ETHICAL SUPERVISION AND MENTORING OF STUDENTS DURING THE WORK-INTEGRATED LEARNING PROGRAMME
Abstract: The study investigates ethical supervision and mentoring during work-integrated learning (WIL) placement as WIL has emerged as a new venture in higher education. Work-integrated learning has emerged as a higher education endeavour that has created a new role for senior leadership and management. The study aims to investigate the ethical supervision and mentoring of students during the work-integrated learning programme in order to contribute to the effectiveness of the programme and improve student employability. More work has been done on work-integrated learning however, little has been done on the ethical supervision and mentoring of students during WIL. The study contributes to the debate of WIL implementation. The study revealed that there is a lack of adequate training for supervisors, which sometimes results in students running errands. The positivist research paradigm underpinning the study led to the use of a survey research design and questionnaires. During the research process, research ethical rules had been adhered to in order to ensure reliability of findings. A socio-cultural theory has been employed.
Chiappetta-Swanson, C. & Watt, S. (2011). Good Practice in the Supervision and Mentoring of
Postgraduate Students: It Takes an Academy to Raise a Scholar. Hamilton: Ontario, McMaster University.
Chisholm, C., Harris, M., Northwood, D. & Johrendt, J. (2009). The Characteristics of Work-Based
Learning by Consideration of the Theories of Experiential Learning. European Journal of Education, 44 (3), 1-9.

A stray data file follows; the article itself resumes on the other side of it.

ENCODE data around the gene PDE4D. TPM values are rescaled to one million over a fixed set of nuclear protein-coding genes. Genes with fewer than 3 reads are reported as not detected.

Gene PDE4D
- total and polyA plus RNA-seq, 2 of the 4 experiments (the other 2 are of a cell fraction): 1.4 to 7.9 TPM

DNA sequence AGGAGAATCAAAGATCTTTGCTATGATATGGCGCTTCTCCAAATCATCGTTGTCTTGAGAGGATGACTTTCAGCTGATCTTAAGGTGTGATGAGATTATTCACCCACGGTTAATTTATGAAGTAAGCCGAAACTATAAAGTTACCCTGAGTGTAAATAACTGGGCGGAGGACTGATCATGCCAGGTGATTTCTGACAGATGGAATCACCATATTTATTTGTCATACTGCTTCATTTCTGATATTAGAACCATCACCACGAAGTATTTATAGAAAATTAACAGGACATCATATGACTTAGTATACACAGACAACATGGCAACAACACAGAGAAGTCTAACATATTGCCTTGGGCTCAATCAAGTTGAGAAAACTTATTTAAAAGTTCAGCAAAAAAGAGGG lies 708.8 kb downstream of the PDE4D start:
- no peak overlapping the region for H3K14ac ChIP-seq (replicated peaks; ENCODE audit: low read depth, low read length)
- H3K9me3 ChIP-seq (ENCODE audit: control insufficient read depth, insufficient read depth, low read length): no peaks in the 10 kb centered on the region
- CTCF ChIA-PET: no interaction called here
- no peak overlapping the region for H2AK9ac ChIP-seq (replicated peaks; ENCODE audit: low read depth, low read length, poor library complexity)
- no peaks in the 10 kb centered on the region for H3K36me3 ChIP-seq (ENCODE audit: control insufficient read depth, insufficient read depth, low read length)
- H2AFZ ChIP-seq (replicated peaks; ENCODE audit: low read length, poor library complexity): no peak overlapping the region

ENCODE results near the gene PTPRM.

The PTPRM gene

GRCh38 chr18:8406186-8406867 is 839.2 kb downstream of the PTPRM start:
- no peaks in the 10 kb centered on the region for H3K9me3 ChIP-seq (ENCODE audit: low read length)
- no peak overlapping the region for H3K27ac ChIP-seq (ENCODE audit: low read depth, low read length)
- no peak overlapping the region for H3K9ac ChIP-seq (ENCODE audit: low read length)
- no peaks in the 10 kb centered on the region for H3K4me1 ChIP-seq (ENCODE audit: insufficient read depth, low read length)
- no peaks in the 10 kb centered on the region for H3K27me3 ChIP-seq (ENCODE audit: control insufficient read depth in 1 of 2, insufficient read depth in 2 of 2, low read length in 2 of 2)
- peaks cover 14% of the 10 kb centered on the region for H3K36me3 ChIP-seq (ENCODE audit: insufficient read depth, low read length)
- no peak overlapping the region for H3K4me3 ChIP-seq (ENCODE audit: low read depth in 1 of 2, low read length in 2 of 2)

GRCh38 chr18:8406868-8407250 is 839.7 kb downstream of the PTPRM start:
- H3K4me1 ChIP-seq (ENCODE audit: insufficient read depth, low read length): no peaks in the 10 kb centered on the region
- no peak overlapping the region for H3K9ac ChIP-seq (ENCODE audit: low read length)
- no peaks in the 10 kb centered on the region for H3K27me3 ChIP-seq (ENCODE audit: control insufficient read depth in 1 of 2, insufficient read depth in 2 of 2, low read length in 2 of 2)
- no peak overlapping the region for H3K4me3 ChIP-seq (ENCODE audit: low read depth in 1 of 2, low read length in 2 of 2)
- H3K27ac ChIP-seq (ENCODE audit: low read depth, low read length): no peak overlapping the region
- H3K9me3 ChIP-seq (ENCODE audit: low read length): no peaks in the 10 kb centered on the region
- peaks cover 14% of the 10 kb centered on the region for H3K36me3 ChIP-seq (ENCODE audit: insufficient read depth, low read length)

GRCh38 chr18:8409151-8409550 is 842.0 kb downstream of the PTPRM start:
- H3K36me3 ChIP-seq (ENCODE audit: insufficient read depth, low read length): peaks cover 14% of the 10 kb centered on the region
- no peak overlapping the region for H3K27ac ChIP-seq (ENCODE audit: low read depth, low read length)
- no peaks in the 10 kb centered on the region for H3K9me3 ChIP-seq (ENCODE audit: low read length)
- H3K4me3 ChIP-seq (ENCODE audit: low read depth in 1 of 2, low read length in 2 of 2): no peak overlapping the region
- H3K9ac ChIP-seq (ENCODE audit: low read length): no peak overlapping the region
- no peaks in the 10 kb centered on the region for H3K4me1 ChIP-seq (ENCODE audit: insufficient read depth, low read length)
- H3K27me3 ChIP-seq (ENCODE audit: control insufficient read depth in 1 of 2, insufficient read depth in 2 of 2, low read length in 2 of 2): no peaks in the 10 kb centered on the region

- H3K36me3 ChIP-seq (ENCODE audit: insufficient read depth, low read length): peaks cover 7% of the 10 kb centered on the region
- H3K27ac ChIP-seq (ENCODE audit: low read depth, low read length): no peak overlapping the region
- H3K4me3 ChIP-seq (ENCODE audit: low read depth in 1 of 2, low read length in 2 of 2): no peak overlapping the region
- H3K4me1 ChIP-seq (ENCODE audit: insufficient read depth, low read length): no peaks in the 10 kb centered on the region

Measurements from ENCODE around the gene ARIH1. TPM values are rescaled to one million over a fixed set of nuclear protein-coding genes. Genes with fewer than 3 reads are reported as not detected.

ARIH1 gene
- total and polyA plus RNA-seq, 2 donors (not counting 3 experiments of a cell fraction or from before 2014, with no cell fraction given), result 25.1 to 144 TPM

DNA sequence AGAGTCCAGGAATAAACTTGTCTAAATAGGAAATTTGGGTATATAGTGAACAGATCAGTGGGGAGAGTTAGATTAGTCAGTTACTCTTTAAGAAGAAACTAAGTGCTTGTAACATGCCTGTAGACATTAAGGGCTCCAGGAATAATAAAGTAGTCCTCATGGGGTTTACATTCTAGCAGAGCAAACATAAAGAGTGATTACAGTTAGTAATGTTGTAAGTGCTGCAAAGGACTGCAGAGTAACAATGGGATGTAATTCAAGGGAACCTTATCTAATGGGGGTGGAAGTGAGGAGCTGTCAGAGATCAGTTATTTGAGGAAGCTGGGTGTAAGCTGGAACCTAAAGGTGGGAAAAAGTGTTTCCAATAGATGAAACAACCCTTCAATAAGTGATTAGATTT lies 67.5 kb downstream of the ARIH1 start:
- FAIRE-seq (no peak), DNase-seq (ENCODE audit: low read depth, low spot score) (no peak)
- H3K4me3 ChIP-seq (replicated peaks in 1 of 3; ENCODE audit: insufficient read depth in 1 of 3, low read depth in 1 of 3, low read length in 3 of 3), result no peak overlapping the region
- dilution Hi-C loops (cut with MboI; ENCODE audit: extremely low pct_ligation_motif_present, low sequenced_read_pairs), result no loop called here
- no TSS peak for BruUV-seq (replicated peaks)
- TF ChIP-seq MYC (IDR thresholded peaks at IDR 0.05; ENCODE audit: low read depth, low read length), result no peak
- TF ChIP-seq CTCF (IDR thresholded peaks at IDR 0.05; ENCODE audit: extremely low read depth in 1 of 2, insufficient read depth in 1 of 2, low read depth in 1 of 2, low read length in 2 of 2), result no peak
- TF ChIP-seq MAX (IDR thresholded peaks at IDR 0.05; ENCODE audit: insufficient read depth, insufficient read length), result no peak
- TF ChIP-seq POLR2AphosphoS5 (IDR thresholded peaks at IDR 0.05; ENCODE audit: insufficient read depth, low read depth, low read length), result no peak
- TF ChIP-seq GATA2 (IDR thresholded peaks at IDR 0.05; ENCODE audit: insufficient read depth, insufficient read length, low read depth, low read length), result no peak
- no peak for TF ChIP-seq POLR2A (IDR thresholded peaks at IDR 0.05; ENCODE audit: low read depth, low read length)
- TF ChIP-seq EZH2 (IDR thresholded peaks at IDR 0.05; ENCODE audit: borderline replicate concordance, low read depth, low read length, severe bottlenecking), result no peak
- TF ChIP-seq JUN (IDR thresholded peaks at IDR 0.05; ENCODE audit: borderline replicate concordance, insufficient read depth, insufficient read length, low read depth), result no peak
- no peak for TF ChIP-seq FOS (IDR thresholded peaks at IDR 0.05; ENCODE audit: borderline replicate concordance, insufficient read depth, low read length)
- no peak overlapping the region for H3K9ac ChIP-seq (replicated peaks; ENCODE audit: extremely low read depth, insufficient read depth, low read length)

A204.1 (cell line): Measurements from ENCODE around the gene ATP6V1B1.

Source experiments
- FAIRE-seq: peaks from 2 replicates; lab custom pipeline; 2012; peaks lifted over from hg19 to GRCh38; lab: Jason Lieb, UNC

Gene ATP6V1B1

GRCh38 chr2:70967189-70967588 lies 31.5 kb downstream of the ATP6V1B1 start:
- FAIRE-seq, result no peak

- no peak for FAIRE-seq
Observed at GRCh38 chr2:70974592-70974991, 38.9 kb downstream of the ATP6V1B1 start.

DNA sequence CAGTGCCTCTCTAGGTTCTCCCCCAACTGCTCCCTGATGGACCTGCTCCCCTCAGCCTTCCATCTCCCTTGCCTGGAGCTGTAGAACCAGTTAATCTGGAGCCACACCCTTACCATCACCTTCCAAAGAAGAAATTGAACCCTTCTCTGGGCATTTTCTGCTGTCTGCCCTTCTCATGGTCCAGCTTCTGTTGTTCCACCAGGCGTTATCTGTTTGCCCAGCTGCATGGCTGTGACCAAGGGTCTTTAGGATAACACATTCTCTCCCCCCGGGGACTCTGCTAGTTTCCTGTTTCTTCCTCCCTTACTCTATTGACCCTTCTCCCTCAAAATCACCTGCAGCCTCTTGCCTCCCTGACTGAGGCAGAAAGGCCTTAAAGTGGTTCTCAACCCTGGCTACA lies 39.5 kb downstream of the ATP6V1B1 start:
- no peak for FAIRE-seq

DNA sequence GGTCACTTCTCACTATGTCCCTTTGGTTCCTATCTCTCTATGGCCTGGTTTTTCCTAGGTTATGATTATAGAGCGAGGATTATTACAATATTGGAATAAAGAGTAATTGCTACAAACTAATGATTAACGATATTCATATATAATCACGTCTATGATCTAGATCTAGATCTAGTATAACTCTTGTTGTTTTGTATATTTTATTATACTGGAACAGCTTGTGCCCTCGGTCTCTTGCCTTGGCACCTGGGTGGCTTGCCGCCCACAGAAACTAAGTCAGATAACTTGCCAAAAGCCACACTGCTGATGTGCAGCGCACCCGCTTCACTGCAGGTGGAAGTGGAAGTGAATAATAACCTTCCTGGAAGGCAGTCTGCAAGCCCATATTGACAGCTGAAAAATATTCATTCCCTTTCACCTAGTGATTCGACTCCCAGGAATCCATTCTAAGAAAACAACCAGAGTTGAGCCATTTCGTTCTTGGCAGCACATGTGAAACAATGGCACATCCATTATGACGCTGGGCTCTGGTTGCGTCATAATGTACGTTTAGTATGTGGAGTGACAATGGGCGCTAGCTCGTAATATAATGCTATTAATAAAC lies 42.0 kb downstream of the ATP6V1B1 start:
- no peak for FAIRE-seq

Duckett, S. (2004). Funding Model Rewards Only the Few. Melbourne: Oxford University Press.
Hutchins, E. (1993). Learning to Navigate. Cambridge: Cambridge University Press.
Keating, S. (2006). Learning in the Workplace: A Literature Review. Victoria University. Post
Compulsory Education Centre, 1-40. Retrieved August 20, 2013 from http://tls.vu.edu.au/PEC/PECdocsPCEC%20LIW%20literarure%20review%20final.pdf
Mackenzie, N. & Knipe, S. (2006). Research Dilemmas: Paradigms, Methods and Methodology.
Issues in Educational Research, 16 (4), 1-5.
Maphosa, R. & Ndaba, G.T. (2012). Supervision and Assessment of Student Teachers: A Journey
of Discovery for Mentors in Bulawayo. Zimbabwe. Journal of Emerging Trends in Educational Research and Policy Studies, 3 (1), 1-7.
Schilling, J. & Klamma, R. (2010). The Difficult Bridge between University and Industry: A Case
Study in Computer Science Teaching. Assessment and Evaluation in Higher Education, 35 (3), 253-261.
Spouse, J. (2000). Talking Pictures: Investigating Personal Knowledge through Illuminative
Artwork. Nursing Times Research, 5 (2), 253-261.
Tynjala, P. (2009). “Connectivity and Transformation in Work-Related Learning-Theoretical
Foundations”, Springer, 11-37.
Weible, R. (2010). Are Universities Reaping the Available Benefits Internship Programmes Offer?
Journal of Education for Business, 85 (3), 59-63.
- Authors retain copyright and grant the journal right of first publication with the work simultaneously licensed under a Creative Commons Attribution License (Creative Commons Attribution License 3.0 - CC BY 3.0) that allows others to share the work with an acknowledgement of the work's authorship and initial publication in this journal.
- Authors are able to enter into separate, additional contractual arrangements for the non-exclusive distribution of the journal's published version of the work (e.g., post it to an institutional repository or publish it in a book), with an acknowledgement of its initial publication in this journal.
- Authors are permitted and encouraged to post their work online (e.g., in institutional repositories or on their website) prior to and during the submission process, as it can lead to productive exchanges, as well as earlier and greater citation of published work (See The Effect of Open Access).
email@example.com, www.iseic.cz, ojs.journals.cz